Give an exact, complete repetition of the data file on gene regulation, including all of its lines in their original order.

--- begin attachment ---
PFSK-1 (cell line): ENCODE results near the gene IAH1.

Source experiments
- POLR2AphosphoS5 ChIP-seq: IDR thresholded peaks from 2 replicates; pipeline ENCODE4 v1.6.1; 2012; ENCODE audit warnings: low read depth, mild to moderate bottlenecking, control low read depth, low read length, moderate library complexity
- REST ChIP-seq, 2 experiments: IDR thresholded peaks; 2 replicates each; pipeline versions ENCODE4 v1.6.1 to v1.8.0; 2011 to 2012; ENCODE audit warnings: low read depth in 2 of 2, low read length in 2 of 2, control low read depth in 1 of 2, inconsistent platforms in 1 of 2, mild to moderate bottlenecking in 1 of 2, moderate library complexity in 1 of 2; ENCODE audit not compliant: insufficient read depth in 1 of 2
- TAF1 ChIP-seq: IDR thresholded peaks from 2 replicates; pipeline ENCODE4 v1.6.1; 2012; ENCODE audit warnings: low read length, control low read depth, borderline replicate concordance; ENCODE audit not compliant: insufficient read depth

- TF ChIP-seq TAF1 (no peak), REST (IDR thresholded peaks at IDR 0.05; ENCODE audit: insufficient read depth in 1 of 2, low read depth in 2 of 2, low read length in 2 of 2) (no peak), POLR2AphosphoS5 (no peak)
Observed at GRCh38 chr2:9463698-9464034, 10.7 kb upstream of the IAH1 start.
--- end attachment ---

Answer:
PFSK-1 (cell line): ENCODE results near the gene IAH1.

Source experiments
- POLR2AphosphoS5 ChIP-seq: IDR thresholded peaks from 2 replicates; pipeline ENCODE4 v1.6.1; 2012; ENCODE audit warnings: low read depth, mild to moderate bottlenecking, control low read depth, low read length, moderate library complexity
- REST ChIP-seq, 2 experiments: IDR thresholded peaks; 2 replicates each; pipeline versions ENCODE4 v1.6.1 to v1.8.0; 2011 to 2012; ENCODE audit warnings: low read depth in 2 of 2, low read length in 2 of 2, control low read depth in 1 of 2, inconsistent platforms in 1 of 2, mild to moderate bottlenecking in 1 of 2, moderate library complexity in 1 of 2; ENCODE audit not compliant: insufficient read depth in 1 of 2
- TAF1 ChIP-seq: IDR thresholded peaks from 2 replicates; pipeline ENCODE4 v1.6.1; 2012; ENCODE audit warnings: low read length, control low read depth, borderline replicate concordance; ENCODE audit not compliant: insufficient read depth

- TF ChIP-seq TAF1 (no peak), REST (IDR thresholded peaks at IDR 0.05; ENCODE audit: insufficient read depth in 1 of 2, low read depth in 2 of 2, low read length in 2 of 2) (no peak), POLR2AphosphoS5 (no peak)
Observed at GRCh38 chr2:9463698-9464034, 10.7 kb upstream of the IAH1 start.